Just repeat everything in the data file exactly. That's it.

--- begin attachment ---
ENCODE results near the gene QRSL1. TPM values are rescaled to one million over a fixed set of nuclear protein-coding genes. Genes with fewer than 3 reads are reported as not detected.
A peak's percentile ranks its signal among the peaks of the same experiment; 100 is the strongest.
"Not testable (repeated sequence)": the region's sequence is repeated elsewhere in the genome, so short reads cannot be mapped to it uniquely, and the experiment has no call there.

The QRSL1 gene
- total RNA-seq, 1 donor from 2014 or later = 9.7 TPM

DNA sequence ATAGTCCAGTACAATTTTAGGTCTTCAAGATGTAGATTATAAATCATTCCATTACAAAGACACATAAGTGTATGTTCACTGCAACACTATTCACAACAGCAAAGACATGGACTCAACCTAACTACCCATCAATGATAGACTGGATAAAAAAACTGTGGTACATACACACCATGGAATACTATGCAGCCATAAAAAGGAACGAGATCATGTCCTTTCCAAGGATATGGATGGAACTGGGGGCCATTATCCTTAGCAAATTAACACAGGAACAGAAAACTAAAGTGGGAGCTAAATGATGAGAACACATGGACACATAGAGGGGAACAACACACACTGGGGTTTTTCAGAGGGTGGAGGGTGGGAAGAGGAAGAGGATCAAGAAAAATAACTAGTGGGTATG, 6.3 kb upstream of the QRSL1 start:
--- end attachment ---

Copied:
ENCODE results near the gene QRSL1. TPM values are rescaled to one million over a fixed set of nuclear protein-coding genes. Genes with fewer than 3 reads are reported as not detected.
A peak's percentile ranks its signal among the peaks of the same experiment; 100 is the strongest.
"Not testable (repeated sequence)": the region's sequence is repeated elsewhere in the genome, so short reads cannot be mapped to it uniquely, and the experiment has no call there.

The QRSL1 gene
- total RNA-seq, 1 donor from 2014 or later = 9.7 TPM

DNA sequence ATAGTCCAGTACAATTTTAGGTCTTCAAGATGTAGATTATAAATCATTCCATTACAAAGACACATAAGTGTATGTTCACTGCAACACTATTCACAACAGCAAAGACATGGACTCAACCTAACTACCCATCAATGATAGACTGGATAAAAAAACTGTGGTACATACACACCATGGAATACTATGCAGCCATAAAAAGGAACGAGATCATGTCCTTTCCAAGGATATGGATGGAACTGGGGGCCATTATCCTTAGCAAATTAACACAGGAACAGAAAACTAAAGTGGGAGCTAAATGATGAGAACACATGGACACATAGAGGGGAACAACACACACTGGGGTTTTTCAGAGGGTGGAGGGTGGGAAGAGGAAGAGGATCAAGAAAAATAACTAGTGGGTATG, 6.3 kb upstream of the QRSL1 start: